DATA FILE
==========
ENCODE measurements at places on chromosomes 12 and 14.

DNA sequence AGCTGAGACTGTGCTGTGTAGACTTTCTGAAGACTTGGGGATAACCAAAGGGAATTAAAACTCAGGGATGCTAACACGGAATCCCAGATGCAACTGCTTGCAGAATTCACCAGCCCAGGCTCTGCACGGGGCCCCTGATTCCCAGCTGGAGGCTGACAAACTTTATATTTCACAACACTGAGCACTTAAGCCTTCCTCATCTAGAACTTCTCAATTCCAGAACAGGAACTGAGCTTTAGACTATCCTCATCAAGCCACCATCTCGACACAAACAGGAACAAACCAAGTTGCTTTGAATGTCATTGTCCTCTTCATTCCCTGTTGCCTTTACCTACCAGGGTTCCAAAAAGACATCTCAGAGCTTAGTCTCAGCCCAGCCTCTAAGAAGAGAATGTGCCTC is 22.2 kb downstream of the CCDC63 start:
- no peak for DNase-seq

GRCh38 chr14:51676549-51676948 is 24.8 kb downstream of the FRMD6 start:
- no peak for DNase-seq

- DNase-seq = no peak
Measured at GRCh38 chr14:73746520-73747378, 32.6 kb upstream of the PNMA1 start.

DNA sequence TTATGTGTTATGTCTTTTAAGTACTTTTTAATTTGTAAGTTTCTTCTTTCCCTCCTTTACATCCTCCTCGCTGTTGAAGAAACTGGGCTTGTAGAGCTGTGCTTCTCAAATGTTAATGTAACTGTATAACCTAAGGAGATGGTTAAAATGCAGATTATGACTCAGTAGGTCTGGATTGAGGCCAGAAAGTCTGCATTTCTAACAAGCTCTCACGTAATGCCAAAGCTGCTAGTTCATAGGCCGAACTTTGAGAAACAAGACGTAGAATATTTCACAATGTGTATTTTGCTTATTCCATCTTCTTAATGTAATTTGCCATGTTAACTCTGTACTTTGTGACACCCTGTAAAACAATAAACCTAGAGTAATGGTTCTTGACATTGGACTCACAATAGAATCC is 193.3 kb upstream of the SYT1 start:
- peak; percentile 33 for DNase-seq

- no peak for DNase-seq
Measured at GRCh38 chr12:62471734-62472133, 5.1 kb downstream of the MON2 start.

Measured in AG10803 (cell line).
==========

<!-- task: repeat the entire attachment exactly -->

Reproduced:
ENCODE measurements at places on chromosomes 12 and 14.

DNA sequence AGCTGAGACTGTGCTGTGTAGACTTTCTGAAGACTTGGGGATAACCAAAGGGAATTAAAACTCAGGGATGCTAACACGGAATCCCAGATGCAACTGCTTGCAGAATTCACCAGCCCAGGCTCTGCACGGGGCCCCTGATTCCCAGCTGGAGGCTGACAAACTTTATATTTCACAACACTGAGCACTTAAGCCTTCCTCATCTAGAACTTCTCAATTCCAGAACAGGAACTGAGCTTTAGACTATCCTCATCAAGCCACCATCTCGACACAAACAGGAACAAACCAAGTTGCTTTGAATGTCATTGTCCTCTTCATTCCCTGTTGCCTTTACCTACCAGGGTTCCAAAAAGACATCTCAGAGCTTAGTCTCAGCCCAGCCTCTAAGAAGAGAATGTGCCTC is 22.2 kb downstream of the CCDC63 start:
- no peak for DNase-seq

GRCh38 chr14:51676549-51676948 is 24.8 kb downstream of the FRMD6 start:
- no peak for DNase-seq

- DNase-seq = no peak
Measured at GRCh38 chr14:73746520-73747378, 32.6 kb upstream of the PNMA1 start.

DNA sequence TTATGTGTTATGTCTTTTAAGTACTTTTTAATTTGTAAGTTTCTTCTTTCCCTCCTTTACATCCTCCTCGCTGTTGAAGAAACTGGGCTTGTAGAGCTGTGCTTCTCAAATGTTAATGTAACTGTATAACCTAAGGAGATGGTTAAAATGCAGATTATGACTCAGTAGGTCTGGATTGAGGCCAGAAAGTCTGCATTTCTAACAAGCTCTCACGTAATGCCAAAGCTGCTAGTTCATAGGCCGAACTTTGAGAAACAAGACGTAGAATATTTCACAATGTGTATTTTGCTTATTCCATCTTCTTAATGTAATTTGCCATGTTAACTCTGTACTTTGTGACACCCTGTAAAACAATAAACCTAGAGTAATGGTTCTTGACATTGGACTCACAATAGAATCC is 193.3 kb upstream of the SYT1 start:
- peak; percentile 33 for DNase-seq

- no peak for DNase-seq
Measured at GRCh38 chr12:62471734-62472133, 5.1 kb downstream of the MON2 start.

Measured in AG10803 (cell line).